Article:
MIKE - Correct.

CHIP - There's something else stamped on here.
It says ''picked up by your local used cow dealer''.
Do you see that?

MIKE - Yes

CHIP - And that stamp means that these cows had died of encephalitis
before being taken to the rendering plant where they were ground
up, or rendered, in to feed for other cattle, correct?

MIKE - That's a possibility. .....snip....end

FDA Statement

May 4, 2004

Media Inquiries: 301-827-6242
Consumer Inquiries: 888-INFO-FDA

Statement on Texas Cow With Central Nervous System Symptoms

On Friday, April 30 th , the Food and Drug Administration learned that a
cow with central nervous system symptoms had been killed and shipped to
a processor for rendering into animal protein for use in animal feed.

FDA, which is responsible for the safety of animal feed, immediately
began an investigation. On Friday and throughout the weekend, FDA
investigators inspected the slaughterhouse, the rendering facility, the
farm where the animal came from, and the processor that initially
received the cow from the slaughterhouse.

FDA's investigation showed that the animal in question had already been
rendered into "meat and bone meal" (a type of protein animal feed). Over
the weekend FDA was able to track down all the implicated material. That
material is being held by the firm, which is cooperating fully with FDA.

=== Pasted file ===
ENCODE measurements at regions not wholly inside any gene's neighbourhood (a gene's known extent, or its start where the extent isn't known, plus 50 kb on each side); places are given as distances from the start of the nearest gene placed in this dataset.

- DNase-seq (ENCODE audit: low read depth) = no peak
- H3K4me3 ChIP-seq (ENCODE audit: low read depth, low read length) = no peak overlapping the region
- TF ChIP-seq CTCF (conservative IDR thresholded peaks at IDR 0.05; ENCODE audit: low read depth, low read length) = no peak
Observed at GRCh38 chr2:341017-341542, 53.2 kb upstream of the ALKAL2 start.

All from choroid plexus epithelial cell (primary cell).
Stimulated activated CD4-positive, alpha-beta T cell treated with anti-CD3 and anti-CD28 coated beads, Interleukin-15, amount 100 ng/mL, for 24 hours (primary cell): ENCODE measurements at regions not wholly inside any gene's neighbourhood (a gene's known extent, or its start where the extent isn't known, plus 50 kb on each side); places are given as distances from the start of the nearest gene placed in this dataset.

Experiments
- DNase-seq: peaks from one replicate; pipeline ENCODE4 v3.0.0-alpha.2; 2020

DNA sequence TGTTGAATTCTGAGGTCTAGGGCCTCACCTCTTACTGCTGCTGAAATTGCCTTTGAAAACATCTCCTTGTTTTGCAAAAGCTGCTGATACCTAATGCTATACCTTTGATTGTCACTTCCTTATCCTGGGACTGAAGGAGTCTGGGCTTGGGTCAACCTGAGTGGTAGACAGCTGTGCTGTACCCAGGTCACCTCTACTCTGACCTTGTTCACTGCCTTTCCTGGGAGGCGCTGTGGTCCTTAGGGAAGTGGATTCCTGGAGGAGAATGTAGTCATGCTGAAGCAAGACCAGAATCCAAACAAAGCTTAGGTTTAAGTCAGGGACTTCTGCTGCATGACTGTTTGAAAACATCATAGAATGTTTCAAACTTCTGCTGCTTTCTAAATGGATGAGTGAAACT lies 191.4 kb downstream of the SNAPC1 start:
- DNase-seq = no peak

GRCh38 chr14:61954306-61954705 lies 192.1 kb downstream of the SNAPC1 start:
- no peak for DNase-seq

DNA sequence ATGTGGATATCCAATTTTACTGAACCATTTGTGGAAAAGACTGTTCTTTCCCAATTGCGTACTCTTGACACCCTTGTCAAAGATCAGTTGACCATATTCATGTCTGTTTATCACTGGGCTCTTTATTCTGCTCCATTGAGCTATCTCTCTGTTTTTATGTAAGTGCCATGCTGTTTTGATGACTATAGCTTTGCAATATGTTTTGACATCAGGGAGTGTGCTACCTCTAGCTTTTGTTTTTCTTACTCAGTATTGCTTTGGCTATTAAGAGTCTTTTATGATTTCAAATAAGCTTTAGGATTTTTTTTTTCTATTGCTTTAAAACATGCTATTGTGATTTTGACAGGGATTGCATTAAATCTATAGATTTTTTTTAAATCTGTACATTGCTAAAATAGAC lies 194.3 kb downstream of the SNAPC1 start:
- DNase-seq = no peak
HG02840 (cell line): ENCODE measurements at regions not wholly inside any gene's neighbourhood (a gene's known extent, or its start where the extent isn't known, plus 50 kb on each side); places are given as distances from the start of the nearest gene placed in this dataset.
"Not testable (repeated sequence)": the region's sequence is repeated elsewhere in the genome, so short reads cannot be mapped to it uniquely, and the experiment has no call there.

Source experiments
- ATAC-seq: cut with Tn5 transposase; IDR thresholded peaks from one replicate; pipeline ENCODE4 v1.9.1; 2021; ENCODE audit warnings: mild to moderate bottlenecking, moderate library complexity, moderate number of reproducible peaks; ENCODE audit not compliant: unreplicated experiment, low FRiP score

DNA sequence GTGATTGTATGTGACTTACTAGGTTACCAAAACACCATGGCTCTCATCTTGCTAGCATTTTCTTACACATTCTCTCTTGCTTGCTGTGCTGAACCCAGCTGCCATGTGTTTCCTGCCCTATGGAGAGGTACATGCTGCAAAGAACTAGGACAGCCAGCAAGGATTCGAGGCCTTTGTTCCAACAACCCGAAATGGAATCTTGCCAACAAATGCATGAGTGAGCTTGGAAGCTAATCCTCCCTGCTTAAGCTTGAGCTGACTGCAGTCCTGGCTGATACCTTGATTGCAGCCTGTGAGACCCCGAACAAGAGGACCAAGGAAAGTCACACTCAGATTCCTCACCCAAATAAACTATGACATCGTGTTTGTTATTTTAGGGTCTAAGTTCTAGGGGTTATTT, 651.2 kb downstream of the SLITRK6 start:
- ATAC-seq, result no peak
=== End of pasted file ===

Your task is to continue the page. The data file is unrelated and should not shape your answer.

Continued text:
Cattle with central nervous system symptoms are of particular interest
because cattle with bovine spongiform encephalopathy or BSE, also known
as "mad cow disease," can exhibit such symptoms. In this case, there is
no way now to test for BSE. But even if the cow had BSE, FDA's animal
feed rule would prohibit the feeding of its rendered protein to other
ruminant animals (e.g., cows, goats, sheep, bison).

FDA is sending a letter to the firm summarizing its findings and
informing the firm that FDA will not object to use of this material in
swine feed only. If it is not used in swine feed, this material will be
destroyed. Pigs have been shown not to be susceptible to BSE. If the
firm agrees to use the material for swine feed only, FDA will track the
material all the way through the supply chain from the processor to the